1691. Hershel’s busy month

Hershel was an undertaker, and he thought it strange that of the fifty bodies he’d dealt with that month twenty-seven of them were called John. Usually there were only a couple of deaths per month in his area, although it went up a little in the depths of winter. One month he once got six bodies, two of whom were Michael. But now in one month fifty bodies! And twenty-seven called John? Goodness me!

To make matters even weirder, of the fifty deaths twenty-two of them were female and therefore would probably never be called John. That meant that twenty-seven out of twenty-eight males were called John. The sole non-John was called Hector.

Further pondering produced other startling results. Of the twenty-seven Johns, twenty-six of them had the surname of Smith. Twenty-six John Smiths in one month! The only John who didn’t have the surname of Smith was John Gillespie-Fotheringham. That must surely be some sort of record.

The experts mulled over how such a thing could happen. It was a mystery. And then the reason was pointed out. Sometimes some things in life are so obvious. It was staring everyone in the face. John Gillespie-Fotheringham was a clerical error. There were twenty-seven John Smiths after all. What a relief!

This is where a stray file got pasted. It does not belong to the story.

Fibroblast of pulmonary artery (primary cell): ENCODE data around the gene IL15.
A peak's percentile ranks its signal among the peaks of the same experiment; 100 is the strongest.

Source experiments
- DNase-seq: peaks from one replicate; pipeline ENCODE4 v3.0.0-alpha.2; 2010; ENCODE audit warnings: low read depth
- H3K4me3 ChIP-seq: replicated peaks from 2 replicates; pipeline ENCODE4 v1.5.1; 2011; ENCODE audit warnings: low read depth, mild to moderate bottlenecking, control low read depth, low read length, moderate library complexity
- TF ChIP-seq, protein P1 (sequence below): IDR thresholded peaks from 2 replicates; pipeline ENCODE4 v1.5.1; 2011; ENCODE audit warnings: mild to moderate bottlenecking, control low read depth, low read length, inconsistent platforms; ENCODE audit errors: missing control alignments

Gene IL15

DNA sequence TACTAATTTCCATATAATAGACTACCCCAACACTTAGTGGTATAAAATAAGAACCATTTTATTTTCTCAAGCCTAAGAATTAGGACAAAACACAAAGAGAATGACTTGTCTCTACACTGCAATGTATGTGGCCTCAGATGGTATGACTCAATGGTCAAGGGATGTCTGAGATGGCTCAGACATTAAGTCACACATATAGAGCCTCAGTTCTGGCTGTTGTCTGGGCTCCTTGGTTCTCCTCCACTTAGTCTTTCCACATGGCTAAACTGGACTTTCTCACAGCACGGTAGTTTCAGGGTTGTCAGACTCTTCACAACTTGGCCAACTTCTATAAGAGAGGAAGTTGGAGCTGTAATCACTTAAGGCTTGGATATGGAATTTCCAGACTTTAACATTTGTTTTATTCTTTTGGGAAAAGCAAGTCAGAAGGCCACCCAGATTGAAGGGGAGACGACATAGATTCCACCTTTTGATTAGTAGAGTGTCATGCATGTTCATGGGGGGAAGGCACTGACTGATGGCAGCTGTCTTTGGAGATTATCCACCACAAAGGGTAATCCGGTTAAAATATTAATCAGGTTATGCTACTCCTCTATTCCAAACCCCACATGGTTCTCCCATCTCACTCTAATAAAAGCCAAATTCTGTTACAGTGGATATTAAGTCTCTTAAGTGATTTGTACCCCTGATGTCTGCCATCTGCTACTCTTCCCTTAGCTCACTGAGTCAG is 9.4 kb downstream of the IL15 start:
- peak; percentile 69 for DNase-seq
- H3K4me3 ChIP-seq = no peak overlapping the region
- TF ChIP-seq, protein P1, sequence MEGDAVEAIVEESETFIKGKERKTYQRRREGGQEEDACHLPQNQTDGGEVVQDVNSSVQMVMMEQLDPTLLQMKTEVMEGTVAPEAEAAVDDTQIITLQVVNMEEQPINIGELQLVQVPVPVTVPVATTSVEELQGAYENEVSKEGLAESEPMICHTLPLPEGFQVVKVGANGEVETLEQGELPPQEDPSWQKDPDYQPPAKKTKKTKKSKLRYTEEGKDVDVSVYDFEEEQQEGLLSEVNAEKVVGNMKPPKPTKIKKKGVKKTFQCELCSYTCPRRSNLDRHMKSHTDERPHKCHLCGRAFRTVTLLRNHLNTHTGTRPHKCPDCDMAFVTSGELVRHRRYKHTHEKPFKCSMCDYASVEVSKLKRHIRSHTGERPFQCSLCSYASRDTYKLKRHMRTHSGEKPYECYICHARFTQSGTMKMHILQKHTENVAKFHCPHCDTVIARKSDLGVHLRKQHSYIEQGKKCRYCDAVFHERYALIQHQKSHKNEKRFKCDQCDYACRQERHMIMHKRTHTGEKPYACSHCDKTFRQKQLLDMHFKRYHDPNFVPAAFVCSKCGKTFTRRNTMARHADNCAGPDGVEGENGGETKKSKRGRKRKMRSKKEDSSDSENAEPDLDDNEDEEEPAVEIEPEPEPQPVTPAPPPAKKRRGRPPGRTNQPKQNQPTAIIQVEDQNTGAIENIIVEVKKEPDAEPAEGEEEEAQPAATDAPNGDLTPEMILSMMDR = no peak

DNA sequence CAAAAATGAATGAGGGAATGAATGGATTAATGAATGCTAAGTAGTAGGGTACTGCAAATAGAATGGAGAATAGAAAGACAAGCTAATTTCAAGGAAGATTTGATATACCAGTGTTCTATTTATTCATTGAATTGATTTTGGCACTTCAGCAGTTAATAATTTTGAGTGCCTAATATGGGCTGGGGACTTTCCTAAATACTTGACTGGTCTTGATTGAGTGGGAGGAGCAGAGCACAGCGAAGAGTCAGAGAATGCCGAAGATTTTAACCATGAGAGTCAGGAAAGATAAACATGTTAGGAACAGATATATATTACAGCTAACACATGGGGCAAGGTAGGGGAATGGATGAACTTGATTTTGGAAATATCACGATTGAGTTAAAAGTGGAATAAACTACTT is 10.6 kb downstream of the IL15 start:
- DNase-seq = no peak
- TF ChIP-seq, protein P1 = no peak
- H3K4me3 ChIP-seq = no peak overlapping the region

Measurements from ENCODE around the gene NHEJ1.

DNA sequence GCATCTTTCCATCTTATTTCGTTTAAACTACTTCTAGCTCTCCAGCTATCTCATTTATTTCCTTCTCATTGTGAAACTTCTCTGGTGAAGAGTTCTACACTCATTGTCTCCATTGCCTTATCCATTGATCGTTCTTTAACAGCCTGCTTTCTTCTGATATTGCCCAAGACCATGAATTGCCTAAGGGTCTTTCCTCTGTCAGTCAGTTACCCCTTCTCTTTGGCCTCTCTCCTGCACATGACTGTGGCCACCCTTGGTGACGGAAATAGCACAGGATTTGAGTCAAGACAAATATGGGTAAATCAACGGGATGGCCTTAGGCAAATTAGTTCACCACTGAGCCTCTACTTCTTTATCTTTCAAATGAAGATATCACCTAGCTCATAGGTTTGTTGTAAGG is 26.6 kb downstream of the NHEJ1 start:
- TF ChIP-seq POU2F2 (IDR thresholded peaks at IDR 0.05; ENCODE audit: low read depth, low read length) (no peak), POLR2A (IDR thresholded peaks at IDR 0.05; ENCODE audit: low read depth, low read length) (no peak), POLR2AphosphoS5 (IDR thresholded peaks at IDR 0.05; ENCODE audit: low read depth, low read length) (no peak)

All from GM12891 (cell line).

15 thoughts on “1691. Hershel’s busy month

  1. Nitin Lalit

    Ha ha. This is a mind bender of a piece. Such a surreal spoof! I love how the experts overlooked the true mystery and sighed with relief over there being twenty-seven John Smiths! 😂 I’m still laughing! Well done Bruce!

    Liked by 3 people

    Reply
    1. Bruce Goodman Post author

      That’s true. Names don’t greatly matter, My mother would often start with the name of the oldest child and work her way down until she hit my name at number 5. I guess she was addressing a person and not a collection of syllables.

      Liked by 1 person

      Reply

Leave a Reply to observationblogger Cancel reply

Fill in your details below or click an icon to log in:

WordPress.com Logo

You are commenting using your WordPress.com account. Log Out /  Change )

Google photo

You are commenting using your Google account. Log Out /  Change )

Twitter picture

You are commenting using your Twitter account. Log Out /  Change )

Facebook photo

You are commenting using your Facebook account. Log Out /  Change )

Connecting to %s